SAN FRANCISCO – Management of California’s energy crunch increasingly is falling under the purview of Gov. Gray Davis, which allows decisions affecting electric bills to be made in secret, a state official who opposes Davis said Friday.
Secretary of State Bill Jones also said managers of the state’s power grid have ordered power plants to reduce their electricity output so power previously bought by the state for billions of dollars could fetch a better price.
Jones, who plans to seek the Republican nomination to challenge Davis in the 2002 gubernatorial race, said he will ask federal energy regulators to investigate such incidents. He called on the state Democratic leadership to help maintain public scrutiny of the state’s energy decisions.
“The charges of market manipulation deserve an answer now,” Jones said at a news conference.
Lorie O’Donley, a spokeswoman for the Independent System Operator that manages California’s power grid, said that asking power plants to boost or reduce their output is a matter of course and necessary for balancing supply and demand. Unlike natural gas, extra electricity cannot be stored for later use.
“Part of balancing the system is ordering plants to increase their output or ramp down their output,” O’Donley said.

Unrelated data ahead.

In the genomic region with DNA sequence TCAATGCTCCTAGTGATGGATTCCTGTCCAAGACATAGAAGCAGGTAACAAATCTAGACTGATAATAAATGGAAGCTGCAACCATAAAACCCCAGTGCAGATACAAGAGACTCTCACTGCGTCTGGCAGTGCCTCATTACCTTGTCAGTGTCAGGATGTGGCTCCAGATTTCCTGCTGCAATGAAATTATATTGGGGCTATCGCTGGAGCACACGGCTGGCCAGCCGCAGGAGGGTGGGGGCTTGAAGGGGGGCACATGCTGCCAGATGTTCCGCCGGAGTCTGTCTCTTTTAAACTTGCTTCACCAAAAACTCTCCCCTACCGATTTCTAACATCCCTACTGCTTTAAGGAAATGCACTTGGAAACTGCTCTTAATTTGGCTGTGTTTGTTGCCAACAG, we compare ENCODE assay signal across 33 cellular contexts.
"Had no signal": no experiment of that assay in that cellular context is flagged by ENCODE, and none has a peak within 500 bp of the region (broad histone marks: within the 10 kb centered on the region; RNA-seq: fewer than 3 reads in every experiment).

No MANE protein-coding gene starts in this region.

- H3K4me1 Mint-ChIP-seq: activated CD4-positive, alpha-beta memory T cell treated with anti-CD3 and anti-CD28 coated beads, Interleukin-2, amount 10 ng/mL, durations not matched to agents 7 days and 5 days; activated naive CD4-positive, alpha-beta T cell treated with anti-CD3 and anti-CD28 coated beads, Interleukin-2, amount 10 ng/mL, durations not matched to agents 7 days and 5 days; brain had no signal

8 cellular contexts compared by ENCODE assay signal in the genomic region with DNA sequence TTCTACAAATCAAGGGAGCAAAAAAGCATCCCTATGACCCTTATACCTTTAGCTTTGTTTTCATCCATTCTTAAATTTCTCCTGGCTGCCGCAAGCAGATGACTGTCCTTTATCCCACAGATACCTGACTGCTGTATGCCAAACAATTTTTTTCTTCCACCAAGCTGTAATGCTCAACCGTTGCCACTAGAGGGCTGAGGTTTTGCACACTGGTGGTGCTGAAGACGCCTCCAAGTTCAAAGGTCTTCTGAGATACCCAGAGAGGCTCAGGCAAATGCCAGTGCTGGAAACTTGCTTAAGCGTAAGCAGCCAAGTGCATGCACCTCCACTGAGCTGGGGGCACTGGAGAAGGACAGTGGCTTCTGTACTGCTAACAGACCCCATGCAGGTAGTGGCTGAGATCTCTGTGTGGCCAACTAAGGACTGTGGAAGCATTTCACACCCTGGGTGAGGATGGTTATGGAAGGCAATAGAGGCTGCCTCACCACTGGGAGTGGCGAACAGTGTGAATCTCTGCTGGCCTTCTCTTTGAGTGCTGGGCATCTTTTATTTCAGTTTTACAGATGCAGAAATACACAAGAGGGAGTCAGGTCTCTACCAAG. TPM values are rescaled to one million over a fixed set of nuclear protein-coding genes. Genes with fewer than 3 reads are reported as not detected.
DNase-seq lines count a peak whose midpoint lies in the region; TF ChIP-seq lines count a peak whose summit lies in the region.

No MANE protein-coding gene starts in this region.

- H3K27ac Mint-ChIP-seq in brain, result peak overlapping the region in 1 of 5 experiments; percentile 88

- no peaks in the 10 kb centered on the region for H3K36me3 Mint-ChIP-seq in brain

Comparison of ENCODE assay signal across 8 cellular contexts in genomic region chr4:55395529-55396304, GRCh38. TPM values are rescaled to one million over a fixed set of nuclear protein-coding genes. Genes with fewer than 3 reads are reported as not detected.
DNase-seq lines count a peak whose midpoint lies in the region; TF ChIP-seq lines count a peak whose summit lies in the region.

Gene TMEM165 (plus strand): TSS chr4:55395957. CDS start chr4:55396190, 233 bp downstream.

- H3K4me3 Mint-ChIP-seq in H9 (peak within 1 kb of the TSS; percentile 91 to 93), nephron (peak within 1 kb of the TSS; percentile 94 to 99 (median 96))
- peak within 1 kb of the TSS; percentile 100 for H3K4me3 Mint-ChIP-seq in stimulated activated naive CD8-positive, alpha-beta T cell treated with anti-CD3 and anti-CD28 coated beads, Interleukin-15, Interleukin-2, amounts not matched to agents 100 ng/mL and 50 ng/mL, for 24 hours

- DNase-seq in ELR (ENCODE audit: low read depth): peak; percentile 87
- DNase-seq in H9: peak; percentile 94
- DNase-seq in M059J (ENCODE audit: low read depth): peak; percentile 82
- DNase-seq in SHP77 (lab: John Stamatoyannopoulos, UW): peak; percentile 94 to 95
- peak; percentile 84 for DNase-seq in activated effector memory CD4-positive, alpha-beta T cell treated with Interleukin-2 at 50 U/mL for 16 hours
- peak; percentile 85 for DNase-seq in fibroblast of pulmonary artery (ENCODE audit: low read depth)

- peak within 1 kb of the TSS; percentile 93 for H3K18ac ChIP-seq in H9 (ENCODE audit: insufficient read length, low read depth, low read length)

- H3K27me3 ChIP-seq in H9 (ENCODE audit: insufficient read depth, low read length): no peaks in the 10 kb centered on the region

The state has accused several power companies of illegally driving up electricity prices using the same methods, and has asked the Federal Energy Regulatory Commission to order those companies to refund the state $9 billion in overcharges.
A FERC administrative law judge has indicated the state might see $1 billion in refunds.
The state has committed about $43 billion to buying power over the next 15 years. Due to increased conservation, cool weather and increased output this summer, the state was forced several times to sell a sudden surplus of power for pennies on the dollar, losing millions.
Jones accused officials with the Department of Water Resources — the agency which since January has spent more than $9 billion buying power for the customers of three ailing utilities — of urging the ISO to order power plants to produce less power so the state’s energy surplus would shrink.
Oscar Hidalgo, a DWR spokesman, said the water department follows the ISO’s lead, and that the DWR had not asked generators to ramp their electricity output up or down.
Jones, along with consumer advocates, utilities and business groups are protesting an upcoming decision by the Public Utilities Commission that would allow the DWR to pass rate hikes straight through to electric bills without public review.
Davis has said such autonomy is necessary to show Wall Street the state has a dependable — and adjustable — inflow of ratepayer money. The state plans to issue some $12.5 billion in bonds to recoup some of its power expenses.
“We need to keep oversight and accountability within the PUC,” Jones said. “Why would the people of Califorina want to lose what little oversight they have?”